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That’s what someone on Facebook said about me after reading an article I posted. It may be true that I don’t understand biblical eschatology but regurgitating dispensational talking points will not prove the assertion. What will prove it is by searching the Scriptures daily to see if what I claim the Bible teaches is true (Acts 17:11).
Here’s how he started:
Christians are not looking forward to a Temple. The Temple will be rebuilt by national Israel. In order to get prophecy and Scripture right we must embrace God's distinctions for the Church and national Israel.
• Daniel's 70th week is future.
• We have not yet reached Revelation 4:1.
• Biblical eschatology is Premillennial.
Millions of Christians are looking forward to a rebuilt temple by the Jews since it forms the basis of their end-time system. Dispensationalism requires a rebuilt temple so it can be occupied by the antichrist who will make and break a covenant with the Jews and usher in the Great Tribulation that will result in the slaughter of millions of Jews (Zech. 13:7–9) and billions of non-Jews. This is dispensationalism. While Jesus said, “It’s finished” (19:30), dispensationalists say “Nay, Nay,” even after reading the book of Hebrews.
Let’s not forget that dispensationalists believe there will be animal sacrifices for atonement during the 1000-year premillennial reign of Jesus on earth (Rev. 20). They are looking for a millennial temple where animal sacrifices will restart while the Lamb of God is present.
You can see from the above points he makes that he is making dispensational arguments and not biblical arguments. On “God's distinctions for the Church and national Israel,” see my article “The Church is All Over the Old Testament.” I’m not going to rehearse my arguments here. The article will suffice as a rebuttal to his claim. By the way, if we follow his premise that “the problem” with me is I “refuse to acknowledge Almighty God’s distinctions for Israel and the Church,” then he has to say the same thing of every Bible commentator until around 1830. It’s possible that all these commentators were wrong, but it’s not likely.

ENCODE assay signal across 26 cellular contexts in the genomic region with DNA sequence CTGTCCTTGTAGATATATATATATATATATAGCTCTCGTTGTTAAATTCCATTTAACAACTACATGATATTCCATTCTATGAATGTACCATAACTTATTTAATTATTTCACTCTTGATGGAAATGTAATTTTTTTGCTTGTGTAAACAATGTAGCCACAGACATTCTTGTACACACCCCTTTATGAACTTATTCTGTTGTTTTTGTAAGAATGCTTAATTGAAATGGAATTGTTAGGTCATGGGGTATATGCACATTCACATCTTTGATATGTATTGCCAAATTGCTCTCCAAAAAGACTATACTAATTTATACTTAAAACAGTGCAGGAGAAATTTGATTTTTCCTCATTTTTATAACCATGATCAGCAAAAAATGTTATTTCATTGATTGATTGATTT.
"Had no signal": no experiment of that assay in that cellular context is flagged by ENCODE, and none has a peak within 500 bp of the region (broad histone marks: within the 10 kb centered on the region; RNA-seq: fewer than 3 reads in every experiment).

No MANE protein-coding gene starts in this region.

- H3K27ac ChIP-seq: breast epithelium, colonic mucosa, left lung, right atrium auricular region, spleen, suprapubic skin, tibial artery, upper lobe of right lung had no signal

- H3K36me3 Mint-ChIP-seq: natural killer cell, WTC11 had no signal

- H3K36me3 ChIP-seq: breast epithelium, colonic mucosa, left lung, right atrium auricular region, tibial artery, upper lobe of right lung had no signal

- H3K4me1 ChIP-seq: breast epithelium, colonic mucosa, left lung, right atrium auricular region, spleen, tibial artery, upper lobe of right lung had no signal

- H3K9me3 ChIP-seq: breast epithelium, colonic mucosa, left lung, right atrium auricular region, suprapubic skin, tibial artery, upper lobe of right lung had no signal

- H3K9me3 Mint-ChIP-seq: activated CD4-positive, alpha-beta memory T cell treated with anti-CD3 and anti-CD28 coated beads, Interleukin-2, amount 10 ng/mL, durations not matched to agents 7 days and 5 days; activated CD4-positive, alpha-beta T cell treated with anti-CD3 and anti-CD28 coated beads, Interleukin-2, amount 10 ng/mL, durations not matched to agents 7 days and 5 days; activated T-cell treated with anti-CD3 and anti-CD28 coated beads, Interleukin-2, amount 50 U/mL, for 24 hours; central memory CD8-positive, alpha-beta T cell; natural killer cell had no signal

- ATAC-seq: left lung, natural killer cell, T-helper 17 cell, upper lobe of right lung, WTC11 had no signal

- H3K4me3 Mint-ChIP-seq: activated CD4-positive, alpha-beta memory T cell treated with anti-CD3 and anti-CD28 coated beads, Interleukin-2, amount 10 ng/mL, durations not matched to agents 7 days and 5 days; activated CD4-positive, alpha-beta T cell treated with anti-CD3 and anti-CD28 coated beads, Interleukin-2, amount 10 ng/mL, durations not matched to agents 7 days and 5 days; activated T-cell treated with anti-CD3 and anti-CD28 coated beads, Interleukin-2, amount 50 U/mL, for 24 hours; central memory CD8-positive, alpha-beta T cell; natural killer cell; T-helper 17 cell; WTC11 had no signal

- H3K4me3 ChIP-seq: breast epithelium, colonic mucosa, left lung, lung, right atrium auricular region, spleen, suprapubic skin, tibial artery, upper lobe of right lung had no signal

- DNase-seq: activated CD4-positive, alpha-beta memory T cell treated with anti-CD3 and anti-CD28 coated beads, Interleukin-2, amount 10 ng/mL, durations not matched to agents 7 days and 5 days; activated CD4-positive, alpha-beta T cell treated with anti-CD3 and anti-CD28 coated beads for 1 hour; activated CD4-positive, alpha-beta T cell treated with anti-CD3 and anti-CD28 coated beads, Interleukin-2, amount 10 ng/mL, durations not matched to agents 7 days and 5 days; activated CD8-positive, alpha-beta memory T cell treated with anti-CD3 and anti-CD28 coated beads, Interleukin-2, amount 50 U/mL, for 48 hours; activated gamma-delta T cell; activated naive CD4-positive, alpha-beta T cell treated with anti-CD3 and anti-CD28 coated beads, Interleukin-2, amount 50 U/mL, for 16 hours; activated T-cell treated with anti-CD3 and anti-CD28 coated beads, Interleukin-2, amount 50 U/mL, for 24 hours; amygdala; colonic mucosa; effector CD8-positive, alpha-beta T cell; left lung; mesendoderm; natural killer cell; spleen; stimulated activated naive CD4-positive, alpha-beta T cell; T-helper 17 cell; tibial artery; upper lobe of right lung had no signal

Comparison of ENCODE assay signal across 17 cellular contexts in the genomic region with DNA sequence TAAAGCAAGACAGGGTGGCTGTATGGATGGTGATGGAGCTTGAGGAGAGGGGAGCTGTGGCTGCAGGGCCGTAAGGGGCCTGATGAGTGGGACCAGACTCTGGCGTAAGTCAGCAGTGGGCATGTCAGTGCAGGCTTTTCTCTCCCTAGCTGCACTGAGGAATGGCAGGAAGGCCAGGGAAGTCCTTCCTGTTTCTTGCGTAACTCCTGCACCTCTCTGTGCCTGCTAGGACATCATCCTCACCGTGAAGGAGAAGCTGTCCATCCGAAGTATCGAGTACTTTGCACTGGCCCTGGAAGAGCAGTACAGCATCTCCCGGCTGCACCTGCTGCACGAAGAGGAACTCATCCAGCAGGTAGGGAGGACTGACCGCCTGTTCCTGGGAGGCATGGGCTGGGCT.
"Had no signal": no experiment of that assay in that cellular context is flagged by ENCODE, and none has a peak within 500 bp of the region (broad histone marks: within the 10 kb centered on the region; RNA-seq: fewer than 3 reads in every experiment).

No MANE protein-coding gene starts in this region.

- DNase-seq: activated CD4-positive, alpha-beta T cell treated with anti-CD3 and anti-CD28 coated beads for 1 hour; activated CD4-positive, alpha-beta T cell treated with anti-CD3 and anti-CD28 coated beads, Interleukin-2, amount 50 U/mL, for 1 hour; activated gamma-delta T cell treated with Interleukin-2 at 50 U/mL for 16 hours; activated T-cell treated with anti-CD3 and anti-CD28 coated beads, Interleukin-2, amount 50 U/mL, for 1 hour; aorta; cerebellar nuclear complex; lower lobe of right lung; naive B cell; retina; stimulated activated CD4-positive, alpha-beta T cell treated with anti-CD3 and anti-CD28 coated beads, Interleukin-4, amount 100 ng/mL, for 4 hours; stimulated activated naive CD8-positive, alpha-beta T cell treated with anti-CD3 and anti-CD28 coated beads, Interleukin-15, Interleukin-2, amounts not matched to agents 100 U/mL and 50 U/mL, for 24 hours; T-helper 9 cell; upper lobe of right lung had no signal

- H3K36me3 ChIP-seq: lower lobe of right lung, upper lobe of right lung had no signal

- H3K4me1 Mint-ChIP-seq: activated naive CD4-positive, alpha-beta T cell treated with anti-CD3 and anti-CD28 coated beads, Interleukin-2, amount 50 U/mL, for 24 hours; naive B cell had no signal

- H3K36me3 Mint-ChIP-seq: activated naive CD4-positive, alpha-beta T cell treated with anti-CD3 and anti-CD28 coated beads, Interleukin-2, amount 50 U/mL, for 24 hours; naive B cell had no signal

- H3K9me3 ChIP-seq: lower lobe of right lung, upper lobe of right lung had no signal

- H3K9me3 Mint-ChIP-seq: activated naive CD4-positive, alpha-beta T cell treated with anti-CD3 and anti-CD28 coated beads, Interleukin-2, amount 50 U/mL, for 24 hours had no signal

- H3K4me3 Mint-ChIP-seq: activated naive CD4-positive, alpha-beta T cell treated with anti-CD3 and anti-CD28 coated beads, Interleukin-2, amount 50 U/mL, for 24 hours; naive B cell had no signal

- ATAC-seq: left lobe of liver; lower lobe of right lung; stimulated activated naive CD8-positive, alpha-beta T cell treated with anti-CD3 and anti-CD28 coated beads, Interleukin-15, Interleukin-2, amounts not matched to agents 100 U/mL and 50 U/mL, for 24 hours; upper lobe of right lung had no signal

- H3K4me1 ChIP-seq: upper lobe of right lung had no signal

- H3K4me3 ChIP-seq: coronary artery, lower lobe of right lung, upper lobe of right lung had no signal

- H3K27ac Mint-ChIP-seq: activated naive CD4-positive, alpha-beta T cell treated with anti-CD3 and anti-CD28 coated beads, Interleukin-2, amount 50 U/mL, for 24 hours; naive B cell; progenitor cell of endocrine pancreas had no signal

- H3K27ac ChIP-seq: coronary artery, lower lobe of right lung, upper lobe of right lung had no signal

For decades Christians have been enticed with the belief that they would be taken to heaven before a coming tribulation period in an event called the “rapture.”
Since the national reestablishment of Israel in 1948, countless books and pamphlets have been written defending the doctrine assuring readers that it could happen at any moment. What does the Bible say?
Consider this from dispensational writer Harry A. Ironside (1876–1951):
Until [this parenthetical mystery called the church age was] brought to the fore through the writings and preaching and teaching of a distinguished ex-clergyman, Mr. J.N. Darby [1800–1882], in the early part of the last century [i.e., the 19th century], it is scarcely to be found in a single book or sermon through the period of 1600 years! If any doubt this statement, let them search … the remarks of the so-called Fathers, both pre and post Nicene, the theological treatises of the scholastic divines, Roman Catholic writers of all shades of thought, the literature of the Reformation, the sermons and expositions of the Puritans, and the general theological works of the day. He will find the “mystery” [the church] conspicuous by its absence.